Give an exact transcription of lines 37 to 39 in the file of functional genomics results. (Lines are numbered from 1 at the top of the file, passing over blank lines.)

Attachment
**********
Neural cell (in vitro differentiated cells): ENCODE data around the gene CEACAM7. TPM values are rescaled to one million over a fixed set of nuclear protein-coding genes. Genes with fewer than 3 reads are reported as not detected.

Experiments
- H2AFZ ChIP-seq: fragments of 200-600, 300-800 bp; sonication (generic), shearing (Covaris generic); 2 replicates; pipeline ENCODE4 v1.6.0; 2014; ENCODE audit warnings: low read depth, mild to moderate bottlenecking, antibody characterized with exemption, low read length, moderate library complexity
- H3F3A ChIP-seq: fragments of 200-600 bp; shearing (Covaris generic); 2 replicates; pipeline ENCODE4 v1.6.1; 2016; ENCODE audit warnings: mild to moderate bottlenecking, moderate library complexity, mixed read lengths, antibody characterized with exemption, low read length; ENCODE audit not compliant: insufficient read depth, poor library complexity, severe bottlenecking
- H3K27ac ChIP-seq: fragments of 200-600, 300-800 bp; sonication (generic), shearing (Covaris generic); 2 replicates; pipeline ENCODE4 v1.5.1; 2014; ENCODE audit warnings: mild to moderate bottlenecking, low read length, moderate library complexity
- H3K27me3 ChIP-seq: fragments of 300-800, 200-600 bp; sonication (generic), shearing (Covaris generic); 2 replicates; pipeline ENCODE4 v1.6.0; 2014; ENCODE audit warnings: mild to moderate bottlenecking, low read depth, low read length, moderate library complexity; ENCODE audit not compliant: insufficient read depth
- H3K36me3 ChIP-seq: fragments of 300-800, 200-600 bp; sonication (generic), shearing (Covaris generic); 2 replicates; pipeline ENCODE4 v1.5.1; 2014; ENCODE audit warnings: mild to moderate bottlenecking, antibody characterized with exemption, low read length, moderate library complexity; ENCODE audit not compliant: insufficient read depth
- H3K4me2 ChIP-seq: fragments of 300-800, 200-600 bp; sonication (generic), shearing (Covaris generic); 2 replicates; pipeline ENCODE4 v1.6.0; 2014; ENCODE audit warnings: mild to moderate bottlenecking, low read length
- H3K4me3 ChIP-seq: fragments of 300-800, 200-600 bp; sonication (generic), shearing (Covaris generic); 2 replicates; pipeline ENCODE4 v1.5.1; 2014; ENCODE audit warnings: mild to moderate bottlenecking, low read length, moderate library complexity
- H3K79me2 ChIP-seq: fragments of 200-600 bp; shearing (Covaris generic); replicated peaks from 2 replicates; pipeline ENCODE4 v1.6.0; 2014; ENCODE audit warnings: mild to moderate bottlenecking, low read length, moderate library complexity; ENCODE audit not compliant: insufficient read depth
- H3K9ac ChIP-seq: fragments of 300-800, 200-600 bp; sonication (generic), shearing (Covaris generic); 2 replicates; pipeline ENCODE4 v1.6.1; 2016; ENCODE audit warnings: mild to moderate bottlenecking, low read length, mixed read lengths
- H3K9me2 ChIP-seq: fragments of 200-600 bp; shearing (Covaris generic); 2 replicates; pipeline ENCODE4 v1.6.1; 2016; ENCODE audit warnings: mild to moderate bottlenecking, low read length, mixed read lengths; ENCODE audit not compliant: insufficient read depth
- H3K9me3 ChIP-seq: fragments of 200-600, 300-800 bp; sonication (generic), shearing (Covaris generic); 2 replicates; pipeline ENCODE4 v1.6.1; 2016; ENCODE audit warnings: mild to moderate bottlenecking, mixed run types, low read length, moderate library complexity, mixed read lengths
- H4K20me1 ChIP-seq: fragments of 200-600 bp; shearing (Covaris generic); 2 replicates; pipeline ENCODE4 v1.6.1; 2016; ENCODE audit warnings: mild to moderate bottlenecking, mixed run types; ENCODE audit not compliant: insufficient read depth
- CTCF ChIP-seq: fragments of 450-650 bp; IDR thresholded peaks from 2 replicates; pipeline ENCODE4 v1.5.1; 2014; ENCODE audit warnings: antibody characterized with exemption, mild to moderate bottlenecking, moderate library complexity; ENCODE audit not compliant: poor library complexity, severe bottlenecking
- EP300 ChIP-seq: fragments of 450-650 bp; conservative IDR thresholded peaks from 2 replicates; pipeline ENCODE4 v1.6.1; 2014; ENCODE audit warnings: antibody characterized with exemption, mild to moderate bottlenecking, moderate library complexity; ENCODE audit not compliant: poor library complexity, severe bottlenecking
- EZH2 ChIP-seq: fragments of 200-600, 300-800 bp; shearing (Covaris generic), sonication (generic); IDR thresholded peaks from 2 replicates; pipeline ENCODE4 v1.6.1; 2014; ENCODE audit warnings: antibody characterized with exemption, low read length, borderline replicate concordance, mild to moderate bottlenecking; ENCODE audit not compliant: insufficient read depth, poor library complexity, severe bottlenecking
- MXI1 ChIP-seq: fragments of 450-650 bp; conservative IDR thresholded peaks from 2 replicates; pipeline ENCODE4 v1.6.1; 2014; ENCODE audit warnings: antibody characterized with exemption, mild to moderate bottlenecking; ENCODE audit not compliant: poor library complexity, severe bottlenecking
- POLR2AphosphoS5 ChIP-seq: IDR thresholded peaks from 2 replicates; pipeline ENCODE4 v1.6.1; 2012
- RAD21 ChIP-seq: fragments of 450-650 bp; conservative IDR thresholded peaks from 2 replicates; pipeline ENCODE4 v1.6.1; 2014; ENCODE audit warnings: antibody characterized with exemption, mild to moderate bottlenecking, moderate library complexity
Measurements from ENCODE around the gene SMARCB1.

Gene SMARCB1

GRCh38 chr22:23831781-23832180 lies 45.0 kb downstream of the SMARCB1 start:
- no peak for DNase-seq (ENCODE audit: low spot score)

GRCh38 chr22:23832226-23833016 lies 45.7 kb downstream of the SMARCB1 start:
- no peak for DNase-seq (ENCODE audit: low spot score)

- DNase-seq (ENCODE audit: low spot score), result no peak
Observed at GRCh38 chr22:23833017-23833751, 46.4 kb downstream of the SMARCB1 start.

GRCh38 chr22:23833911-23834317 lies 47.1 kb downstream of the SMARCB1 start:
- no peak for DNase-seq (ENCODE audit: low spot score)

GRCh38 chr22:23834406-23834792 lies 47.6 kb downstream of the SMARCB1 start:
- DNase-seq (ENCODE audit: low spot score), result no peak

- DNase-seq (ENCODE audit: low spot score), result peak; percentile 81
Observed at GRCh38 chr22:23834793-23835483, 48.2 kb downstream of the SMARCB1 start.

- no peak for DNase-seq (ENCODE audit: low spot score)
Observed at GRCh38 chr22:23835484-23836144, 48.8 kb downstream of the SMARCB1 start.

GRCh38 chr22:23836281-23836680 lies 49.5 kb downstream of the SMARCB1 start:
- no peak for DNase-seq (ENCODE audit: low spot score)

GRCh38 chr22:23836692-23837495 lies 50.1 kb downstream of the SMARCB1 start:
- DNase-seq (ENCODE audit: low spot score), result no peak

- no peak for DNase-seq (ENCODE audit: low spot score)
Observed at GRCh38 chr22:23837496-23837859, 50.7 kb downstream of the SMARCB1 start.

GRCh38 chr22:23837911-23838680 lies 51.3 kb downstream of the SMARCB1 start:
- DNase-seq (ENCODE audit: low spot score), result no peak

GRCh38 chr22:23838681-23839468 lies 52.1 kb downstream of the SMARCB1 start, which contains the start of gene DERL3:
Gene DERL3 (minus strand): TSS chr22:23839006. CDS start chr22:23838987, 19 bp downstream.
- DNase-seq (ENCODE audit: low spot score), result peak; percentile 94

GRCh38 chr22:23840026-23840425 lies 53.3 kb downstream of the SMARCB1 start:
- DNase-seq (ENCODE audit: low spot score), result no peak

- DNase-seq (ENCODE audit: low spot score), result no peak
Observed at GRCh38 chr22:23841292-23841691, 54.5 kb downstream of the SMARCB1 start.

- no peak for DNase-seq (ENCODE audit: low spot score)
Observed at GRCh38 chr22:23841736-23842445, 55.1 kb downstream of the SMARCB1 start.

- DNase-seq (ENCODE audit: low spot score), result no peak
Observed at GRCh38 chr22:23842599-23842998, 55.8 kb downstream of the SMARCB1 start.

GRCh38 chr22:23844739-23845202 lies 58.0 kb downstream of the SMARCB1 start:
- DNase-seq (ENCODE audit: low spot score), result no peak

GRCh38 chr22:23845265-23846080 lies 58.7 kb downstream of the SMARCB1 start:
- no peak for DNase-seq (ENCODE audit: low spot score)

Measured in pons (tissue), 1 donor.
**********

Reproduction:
GRCh38 chr22:23836281-23836680 lies 49.5 kb downstream of the SMARCB1 start:
- no peak for DNase-seq (ENCODE audit: low spot score)

GRCh38 chr22:23836692-23837495 lies 50.1 kb downstream of the SMARCB1 start: